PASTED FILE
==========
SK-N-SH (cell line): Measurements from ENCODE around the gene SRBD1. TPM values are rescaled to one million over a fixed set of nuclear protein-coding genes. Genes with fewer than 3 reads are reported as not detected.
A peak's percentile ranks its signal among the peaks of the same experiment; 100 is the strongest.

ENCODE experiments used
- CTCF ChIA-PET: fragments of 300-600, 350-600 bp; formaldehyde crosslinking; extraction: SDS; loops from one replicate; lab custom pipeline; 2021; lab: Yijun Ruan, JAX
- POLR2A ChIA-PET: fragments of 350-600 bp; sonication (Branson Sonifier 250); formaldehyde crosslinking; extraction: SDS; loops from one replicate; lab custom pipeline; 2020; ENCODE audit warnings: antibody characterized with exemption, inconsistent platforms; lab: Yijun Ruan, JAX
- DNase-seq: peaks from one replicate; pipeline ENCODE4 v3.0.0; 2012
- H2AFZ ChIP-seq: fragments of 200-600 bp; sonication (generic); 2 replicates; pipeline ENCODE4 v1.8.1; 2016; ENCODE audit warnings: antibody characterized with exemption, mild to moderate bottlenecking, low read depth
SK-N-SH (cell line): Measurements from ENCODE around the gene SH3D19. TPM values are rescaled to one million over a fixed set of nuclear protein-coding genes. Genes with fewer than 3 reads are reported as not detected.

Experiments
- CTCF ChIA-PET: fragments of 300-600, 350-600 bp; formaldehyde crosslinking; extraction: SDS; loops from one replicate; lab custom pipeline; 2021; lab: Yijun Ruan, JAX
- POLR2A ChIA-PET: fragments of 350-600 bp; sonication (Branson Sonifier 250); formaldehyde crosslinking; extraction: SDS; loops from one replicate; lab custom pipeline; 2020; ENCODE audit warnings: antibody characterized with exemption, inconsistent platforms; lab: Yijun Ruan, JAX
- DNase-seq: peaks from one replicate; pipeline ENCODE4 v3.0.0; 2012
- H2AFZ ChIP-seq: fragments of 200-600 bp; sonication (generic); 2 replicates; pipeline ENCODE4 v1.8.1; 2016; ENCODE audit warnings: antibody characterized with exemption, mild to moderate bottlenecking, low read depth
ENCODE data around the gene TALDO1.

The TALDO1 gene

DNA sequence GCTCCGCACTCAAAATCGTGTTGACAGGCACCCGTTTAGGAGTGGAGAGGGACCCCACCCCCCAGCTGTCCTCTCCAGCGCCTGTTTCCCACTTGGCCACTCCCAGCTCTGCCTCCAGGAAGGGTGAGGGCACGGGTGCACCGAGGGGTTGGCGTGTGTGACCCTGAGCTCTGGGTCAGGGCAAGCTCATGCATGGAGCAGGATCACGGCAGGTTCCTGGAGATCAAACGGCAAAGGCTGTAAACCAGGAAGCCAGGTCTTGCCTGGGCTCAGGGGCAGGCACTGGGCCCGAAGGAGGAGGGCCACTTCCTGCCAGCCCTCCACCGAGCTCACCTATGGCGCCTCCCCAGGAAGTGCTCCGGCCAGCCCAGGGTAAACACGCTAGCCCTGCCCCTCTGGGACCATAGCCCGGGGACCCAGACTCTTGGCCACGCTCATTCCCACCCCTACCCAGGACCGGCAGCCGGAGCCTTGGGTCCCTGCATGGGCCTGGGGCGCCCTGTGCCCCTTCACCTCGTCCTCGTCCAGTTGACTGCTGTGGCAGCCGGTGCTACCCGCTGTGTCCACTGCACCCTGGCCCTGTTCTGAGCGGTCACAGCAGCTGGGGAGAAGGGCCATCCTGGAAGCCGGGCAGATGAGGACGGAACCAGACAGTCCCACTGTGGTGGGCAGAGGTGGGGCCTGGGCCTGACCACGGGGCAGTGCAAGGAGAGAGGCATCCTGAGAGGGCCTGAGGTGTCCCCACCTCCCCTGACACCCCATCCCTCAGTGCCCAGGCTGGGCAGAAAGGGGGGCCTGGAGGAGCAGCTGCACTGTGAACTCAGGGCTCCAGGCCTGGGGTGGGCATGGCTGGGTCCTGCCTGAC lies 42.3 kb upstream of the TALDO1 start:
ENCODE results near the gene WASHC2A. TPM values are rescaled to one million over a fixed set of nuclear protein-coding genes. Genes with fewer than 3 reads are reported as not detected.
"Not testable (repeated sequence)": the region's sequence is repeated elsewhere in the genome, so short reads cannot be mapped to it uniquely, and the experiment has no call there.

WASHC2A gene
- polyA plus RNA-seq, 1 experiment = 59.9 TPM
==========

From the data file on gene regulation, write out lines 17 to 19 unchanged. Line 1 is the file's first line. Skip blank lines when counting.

ENCODE results near the gene WASHC2A. TPM values are rescaled to one million over a fixed set of nuclear protein-coding genes. Genes with fewer than 3 reads are reported as not detected.
"Not testable (repeated sequence)": the region's sequence is repeated elsewhere in the genome, so short reads cannot be mapped to it uniquely, and the experiment has no call there.

WASHC2A gene